Post-Election Street Sentiment: Results Bring Closure & Renewed Focus on Reality

 |  Includes: XLK, XLU
by: First Coverage

Derived from the aggregated analysis of thousands of actual trade ideas and data being sent in real-time from the sell-side to the buy-side, the First Coverage Weekly Street Sentiment provides a snapshot of market trends and a unique perspective of the mindset of the Street for the week ahead. The following data has been extracted directly from all information transmitted in the past week by sell-side representatives from more than 250 firms submitting information to portfolio and asset managers across North America via the First Coverage platform.

First Coverage examined the Sentiment on Wall Street during the first day of trading following Tuesday's historic US presidential election.  First Coverage data from yesterday's trading session showed the following:

  • Overall Sell-Side Sentiment remains strongly bearish.
  • Sell-Side more bullish on Telco, Energy and Technology sectors.
  • Energy boosted by bullish shift on Alternative Energy.
  • Sell Side more bearish on Utilities, Basic Materials, Food & Drug Retailers and Media.

While there were pockets of the market that reacted to the news of Obama's election, the truth is most of the market had already moved on to a renewed focus on bigger economic issues. First Coverage's data shows the biggest thing the election did was let the market re-focus back on the economy, the earnings and other pressing issues – all bad – and that this is what drove the market to its largest fall ever after a national election.

While there was no dramatic bearish or bullish shift in Overall Market Sentiment, First Coverage's information did reflect that the election of Obama resulted in investors becoming more bullish in areas such as Telco, Energy and Technology. At the industry level, we can see why Energy popped as a real bullishness on Alternative Energy marked the only real significant shift in Sentiment.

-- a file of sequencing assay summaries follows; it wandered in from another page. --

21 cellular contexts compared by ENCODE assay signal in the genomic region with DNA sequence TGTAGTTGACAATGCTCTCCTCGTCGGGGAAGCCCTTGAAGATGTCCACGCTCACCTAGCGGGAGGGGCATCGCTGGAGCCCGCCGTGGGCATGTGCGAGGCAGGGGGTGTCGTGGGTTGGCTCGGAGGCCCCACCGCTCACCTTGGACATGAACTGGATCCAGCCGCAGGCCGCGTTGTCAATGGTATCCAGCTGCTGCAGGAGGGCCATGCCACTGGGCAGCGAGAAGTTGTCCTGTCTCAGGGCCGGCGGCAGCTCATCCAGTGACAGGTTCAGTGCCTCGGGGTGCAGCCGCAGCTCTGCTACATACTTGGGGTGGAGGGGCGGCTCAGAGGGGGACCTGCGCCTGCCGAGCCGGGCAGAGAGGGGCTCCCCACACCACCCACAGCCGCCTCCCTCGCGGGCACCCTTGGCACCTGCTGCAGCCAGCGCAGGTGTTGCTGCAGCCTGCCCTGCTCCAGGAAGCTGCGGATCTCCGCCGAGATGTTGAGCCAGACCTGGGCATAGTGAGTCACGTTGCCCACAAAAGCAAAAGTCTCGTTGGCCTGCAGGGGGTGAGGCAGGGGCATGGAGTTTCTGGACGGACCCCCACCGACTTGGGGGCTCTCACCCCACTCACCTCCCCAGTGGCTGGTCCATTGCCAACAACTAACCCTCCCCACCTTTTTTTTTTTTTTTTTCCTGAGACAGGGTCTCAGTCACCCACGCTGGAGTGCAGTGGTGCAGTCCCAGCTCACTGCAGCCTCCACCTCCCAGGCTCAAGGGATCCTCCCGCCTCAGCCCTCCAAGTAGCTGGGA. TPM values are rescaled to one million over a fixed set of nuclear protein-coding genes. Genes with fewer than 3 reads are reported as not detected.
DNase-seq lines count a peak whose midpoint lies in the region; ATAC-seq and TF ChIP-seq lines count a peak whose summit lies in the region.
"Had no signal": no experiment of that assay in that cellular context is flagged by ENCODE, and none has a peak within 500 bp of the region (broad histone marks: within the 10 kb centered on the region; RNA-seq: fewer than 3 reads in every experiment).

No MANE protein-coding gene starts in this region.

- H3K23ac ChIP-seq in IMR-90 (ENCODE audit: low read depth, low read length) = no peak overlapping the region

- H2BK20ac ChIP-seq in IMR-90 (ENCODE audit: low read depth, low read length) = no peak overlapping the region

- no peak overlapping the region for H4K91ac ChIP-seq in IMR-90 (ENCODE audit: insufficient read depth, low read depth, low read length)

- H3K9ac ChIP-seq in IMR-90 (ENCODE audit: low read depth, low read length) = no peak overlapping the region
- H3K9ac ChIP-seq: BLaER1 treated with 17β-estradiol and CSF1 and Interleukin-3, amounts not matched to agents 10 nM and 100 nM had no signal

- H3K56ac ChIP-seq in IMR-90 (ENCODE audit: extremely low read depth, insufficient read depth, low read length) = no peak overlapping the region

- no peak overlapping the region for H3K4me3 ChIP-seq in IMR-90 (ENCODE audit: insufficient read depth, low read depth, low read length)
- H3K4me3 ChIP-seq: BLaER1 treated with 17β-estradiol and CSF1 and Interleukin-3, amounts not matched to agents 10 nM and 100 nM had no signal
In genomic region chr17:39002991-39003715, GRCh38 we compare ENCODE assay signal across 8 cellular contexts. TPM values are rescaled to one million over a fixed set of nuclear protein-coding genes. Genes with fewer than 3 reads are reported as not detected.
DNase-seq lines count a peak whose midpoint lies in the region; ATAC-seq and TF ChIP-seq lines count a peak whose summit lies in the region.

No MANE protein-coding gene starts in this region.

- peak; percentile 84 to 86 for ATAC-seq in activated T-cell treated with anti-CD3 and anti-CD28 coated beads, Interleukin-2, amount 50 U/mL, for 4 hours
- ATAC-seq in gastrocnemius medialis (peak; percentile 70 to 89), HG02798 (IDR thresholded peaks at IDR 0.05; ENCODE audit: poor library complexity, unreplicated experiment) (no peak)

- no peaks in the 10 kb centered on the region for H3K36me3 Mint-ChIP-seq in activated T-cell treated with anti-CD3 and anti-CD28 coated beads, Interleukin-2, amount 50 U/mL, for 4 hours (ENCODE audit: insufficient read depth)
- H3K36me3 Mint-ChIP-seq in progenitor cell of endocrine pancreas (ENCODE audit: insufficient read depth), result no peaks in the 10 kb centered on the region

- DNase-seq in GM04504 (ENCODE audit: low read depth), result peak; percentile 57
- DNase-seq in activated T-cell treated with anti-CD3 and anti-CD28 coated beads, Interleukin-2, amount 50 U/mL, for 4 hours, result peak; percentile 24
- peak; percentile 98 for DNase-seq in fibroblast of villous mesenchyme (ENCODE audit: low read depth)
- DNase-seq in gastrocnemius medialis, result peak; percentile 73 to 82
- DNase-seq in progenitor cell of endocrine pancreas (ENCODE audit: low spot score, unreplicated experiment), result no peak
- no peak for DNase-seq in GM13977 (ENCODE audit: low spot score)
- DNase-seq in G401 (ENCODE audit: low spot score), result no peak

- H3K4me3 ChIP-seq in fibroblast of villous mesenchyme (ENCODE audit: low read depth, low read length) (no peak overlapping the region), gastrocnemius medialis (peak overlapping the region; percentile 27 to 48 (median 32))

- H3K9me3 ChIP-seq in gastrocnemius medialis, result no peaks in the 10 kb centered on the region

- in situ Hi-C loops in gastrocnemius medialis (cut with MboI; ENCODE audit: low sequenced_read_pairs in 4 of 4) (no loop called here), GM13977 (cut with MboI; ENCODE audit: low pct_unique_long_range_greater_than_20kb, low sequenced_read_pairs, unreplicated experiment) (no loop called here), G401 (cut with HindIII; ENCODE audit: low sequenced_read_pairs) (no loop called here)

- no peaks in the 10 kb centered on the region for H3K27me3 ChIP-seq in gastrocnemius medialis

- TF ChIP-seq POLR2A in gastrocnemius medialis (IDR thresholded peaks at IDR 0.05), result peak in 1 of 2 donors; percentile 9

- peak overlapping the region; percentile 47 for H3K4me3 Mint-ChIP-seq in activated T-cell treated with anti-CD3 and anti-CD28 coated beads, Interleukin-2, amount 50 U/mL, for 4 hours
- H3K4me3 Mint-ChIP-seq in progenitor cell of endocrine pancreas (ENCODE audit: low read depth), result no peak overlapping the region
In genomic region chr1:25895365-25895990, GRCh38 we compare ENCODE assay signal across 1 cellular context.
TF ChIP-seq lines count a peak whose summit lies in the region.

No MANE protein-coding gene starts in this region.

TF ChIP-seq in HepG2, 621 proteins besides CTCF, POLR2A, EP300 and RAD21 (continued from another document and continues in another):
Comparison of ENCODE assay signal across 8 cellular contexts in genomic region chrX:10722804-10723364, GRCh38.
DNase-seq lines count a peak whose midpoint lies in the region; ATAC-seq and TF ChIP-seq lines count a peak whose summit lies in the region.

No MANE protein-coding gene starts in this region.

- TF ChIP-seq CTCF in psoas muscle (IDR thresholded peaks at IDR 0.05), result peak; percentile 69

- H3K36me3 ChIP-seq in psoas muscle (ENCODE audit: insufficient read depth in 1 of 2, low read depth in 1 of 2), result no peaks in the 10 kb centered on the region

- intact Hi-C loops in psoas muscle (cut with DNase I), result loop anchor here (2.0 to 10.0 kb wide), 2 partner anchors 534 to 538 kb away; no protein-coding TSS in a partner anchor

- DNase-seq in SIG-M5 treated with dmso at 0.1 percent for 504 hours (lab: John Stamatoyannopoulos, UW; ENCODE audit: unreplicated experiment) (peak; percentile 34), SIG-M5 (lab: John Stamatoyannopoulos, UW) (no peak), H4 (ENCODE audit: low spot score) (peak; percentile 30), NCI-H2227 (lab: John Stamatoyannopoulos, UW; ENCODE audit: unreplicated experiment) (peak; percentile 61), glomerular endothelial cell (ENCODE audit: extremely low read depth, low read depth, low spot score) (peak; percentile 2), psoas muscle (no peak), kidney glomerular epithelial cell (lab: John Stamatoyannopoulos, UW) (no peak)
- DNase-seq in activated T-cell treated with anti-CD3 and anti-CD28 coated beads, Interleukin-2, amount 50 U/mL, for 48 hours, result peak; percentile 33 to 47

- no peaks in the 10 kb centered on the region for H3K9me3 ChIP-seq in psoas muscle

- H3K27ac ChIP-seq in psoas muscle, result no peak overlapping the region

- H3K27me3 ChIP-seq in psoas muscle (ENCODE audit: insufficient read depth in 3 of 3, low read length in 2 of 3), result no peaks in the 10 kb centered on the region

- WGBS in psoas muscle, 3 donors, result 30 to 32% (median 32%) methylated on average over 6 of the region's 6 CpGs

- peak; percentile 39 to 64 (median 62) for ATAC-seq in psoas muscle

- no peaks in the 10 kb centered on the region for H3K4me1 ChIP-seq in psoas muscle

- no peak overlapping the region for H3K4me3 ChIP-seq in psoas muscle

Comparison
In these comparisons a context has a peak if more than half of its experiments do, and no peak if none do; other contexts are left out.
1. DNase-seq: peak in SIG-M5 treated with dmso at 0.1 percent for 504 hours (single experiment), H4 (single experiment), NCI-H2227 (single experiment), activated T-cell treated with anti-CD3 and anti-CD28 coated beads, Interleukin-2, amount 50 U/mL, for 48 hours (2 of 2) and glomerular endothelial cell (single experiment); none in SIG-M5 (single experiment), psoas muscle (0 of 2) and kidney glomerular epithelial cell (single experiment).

The bump in Technology could be resulting from the perception that the sector will have an ally in the White House with Obama becoming the first President that is technology friendly. Similarly, the Telco bump could be a reaction to a net-savvy president who will, if the money can be found, move to subsidize expansion of the underlying infrastructure.  At the same time, it is known that Obama favors net neutrality, which makes this a somewhat contrary position for the Sell Side to be taking.

The Sell Side became more bearish on Utilities and Basic Materials, more than likely both a reaction to a renewed focus on a slowing economy after the election has finally passed and an understanding there are no quick solutions under President-Elect Obama. Another area of note on the bearish side is Media. Clearly, a new Democratic administration will appoint a new FCC head, perhaps resulting in tougher ownership rules combined with stricter regulatory requirements on content. All this uncertainty is enough to make this an area where the Sell-Side has begun to suggest their clients take back capital and move it elsewhere.

The following charts help illustrate these examples: